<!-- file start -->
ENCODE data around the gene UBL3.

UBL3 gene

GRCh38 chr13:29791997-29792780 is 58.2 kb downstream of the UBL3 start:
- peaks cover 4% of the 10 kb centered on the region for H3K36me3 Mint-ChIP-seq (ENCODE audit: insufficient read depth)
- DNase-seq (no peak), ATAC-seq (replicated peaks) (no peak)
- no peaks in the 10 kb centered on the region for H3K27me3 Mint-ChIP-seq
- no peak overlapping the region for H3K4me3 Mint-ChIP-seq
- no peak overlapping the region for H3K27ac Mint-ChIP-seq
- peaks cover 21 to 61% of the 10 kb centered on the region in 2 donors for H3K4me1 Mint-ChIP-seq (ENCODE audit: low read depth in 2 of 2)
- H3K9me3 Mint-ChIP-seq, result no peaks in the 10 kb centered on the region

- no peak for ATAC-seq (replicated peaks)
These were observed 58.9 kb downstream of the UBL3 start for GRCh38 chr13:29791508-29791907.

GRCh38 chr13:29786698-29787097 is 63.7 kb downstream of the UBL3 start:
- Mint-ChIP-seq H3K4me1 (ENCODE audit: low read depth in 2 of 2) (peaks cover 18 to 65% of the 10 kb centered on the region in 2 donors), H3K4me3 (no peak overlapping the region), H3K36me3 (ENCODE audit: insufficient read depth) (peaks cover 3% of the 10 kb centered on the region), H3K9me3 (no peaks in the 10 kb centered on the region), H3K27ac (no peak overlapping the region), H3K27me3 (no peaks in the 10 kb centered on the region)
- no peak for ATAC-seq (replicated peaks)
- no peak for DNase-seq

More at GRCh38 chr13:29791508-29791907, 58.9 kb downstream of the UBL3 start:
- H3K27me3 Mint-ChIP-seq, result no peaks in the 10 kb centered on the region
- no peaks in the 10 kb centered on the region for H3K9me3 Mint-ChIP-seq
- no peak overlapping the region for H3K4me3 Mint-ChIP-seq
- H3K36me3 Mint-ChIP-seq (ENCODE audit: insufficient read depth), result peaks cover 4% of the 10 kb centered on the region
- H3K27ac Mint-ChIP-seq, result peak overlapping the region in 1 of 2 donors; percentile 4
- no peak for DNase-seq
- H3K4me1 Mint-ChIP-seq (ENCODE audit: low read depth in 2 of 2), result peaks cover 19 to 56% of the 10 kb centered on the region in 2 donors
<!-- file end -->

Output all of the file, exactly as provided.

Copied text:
ENCODE data around the gene UBL3.

UBL3 gene

GRCh38 chr13:29791997-29792780 is 58.2 kb downstream of the UBL3 start:
- peaks cover 4% of the 10 kb centered on the region for H3K36me3 Mint-ChIP-seq (ENCODE audit: insufficient read depth)
- DNase-seq (no peak), ATAC-seq (replicated peaks) (no peak)
- no peaks in the 10 kb centered on the region for H3K27me3 Mint-ChIP-seq
- no peak overlapping the region for H3K4me3 Mint-ChIP-seq
- no peak overlapping the region for H3K27ac Mint-ChIP-seq
- peaks cover 21 to 61% of the 10 kb centered on the region in 2 donors for H3K4me1 Mint-ChIP-seq (ENCODE audit: low read depth in 2 of 2)
- H3K9me3 Mint-ChIP-seq, result no peaks in the 10 kb centered on the region

- no peak for ATAC-seq (replicated peaks)
These were observed 58.9 kb downstream of the UBL3 start for GRCh38 chr13:29791508-29791907.

GRCh38 chr13:29786698-29787097 is 63.7 kb downstream of the UBL3 start:
- Mint-ChIP-seq H3K4me1 (ENCODE audit: low read depth in 2 of 2) (peaks cover 18 to 65% of the 10 kb centered on the region in 2 donors), H3K4me3 (no peak overlapping the region), H3K36me3 (ENCODE audit: insufficient read depth) (peaks cover 3% of the 10 kb centered on the region), H3K9me3 (no peaks in the 10 kb centered on the region), H3K27ac (no peak overlapping the region), H3K27me3 (no peaks in the 10 kb centered on the region)
- no peak for ATAC-seq (replicated peaks)
- no peak for DNase-seq

More at GRCh38 chr13:29791508-29791907, 58.9 kb downstream of the UBL3 start:
- H3K27me3 Mint-ChIP-seq, result no peaks in the 10 kb centered on the region
- no peaks in the 10 kb centered on the region for H3K9me3 Mint-ChIP-seq
- no peak overlapping the region for H3K4me3 Mint-ChIP-seq
- H3K36me3 Mint-ChIP-seq (ENCODE audit: insufficient read depth), result peaks cover 4% of the 10 kb centered on the region
- H3K27ac Mint-ChIP-seq, result peak overlapping the region in 1 of 2 donors; percentile 4
- no peak for DNase-seq
- H3K4me1 Mint-ChIP-seq (ENCODE audit: low read depth in 2 of 2), result peaks cover 19 to 56% of the 10 kb centered on the region in 2 donors